While I realize it’s summer, I still have favorite foods that I incorporate in my meals all year long. Sweet potatoes are one of them. Despite their name, sweet potatoes have a slightly lower glycemic index than white potatoes, which means they don’t raise your blood sugar as quickly after eating. Eating the skin of potatoes increases fiber consumption- just be sure to scrub the skin well to remove any dirt or pesticides.
In addition to fiber, that beautiful bright orange hue of sweet potatoes is compliments of beta-carotene. Beta-carotene gets converted to vitamin A in the body, and is found in other brightly colored fruits and vegetables including carrots, cantaloupe, acorn and butternut squash, apricots, peaches, nectarines and mangoes. Vitamin A is needed for healthy skin and immunity and is best to get in your diet VS supplements.
Long term beta-carotene intake (> 18 years) from food, has been linked with improved cognition in older adults in one study of over 4,000 men. In addition, foods high in beta-carotene are protective against lung cancer and reduce the risk of macular degeneration- a disease of the eye that impacts vision. Beta-carotene is more bio-available when cooked VS raw. So, when you eat cooked carrots, your body actually absorbs more of the antioxidant.
Fruits and vegetables high in beta-carotene have also been linked with cancer reduction due to their high anti-oxidant content, which help fight free radicals that damage cells and DNA in your body. Fruit and vegetable intake (in addition to not smoking, limiting alcohol, maintaining a healthy weight and getting regular exercise) is one of your best defenses in preventing cancer. Include more if your diet whenever you can (especially vegetables, which are lower in calories).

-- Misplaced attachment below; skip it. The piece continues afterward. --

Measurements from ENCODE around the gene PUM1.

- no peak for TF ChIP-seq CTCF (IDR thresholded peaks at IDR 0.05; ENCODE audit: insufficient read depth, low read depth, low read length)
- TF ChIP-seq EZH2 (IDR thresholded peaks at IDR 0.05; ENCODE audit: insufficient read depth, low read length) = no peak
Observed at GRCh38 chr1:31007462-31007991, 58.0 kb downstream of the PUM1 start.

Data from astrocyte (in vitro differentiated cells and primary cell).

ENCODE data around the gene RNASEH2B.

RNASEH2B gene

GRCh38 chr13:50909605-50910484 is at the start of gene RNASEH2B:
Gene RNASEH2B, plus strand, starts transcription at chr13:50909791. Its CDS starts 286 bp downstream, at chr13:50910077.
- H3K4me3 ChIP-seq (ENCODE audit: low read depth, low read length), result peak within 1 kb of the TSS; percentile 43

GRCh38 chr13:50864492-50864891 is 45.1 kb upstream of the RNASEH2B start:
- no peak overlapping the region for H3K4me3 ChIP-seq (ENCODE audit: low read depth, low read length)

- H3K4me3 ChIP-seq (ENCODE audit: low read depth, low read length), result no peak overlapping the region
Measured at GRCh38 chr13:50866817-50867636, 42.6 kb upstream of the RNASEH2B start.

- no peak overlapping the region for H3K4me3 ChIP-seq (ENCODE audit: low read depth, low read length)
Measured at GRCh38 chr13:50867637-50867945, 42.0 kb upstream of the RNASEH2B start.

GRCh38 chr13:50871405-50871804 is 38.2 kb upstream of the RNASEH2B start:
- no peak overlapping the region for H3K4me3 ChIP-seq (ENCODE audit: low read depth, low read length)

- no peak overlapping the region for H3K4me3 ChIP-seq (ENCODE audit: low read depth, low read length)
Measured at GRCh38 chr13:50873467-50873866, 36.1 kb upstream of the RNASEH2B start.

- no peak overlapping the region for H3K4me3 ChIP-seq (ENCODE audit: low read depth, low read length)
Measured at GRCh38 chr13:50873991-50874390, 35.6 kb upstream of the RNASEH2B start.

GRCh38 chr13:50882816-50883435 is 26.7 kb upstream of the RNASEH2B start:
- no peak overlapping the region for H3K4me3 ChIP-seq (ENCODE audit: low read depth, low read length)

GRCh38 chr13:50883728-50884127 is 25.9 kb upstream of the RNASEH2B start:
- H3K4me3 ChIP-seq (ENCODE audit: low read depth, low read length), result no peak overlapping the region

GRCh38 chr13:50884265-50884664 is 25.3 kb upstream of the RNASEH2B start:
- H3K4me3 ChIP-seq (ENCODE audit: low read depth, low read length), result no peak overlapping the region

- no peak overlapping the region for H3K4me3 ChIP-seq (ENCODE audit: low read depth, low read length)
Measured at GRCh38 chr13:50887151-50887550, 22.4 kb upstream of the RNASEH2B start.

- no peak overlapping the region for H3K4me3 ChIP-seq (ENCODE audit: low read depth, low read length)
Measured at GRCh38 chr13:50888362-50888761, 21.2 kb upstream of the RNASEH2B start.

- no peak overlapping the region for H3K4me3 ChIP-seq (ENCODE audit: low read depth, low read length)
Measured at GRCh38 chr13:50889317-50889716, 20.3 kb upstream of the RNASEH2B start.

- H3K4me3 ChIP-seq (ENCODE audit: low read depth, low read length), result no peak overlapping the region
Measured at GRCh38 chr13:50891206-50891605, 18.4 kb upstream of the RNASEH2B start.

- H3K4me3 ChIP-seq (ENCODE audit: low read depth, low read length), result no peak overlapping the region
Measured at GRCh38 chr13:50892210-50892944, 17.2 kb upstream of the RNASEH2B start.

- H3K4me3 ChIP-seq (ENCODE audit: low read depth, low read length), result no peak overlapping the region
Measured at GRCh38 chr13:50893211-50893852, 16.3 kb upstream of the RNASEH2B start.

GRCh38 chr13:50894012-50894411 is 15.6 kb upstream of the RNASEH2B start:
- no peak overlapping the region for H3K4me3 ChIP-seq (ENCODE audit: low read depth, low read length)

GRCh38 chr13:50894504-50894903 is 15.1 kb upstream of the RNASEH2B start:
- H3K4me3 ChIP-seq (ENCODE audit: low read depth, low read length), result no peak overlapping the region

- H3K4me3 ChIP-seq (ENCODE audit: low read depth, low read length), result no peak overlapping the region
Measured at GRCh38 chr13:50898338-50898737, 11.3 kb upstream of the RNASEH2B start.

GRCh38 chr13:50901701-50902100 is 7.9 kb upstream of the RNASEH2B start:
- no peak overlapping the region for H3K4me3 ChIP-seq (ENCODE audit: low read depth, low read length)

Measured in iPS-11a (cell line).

Sweet (and white) potatoes also provide potassium– an essential mineral that aids in blood pressure reduction. Potassium has recently been added to the food label because of its role in blood pressure. You can also find potassium in green leafy vegetables such as kale, Brussels sprouts, spinach, mustard and collard greens and broccoli. I eat something green and leafy at least once a day, but typically more.
Below is the recipe for this simple side dish:
2 large sweet potatoes, cleaned and cut into 1/2″ discs, then cut in half
Non-stick cooking spray
- Preheat your oven to 425 degrees.
- Spray a large baking pan with non stick spray.
- Place the cut sweet potatoes on the baking pan and spread them out.
- Spray the potatoes with non-stick spray.
- Dust the potatoes with one pass of each: cinnamon, cumin, and seasoned salt.
- Bake at 425 degrees for 15 minutes, then flip and bake for another 15 minutes until potatoes are slightly soft.
Makes 4 servings (roughly 1/2 cup each).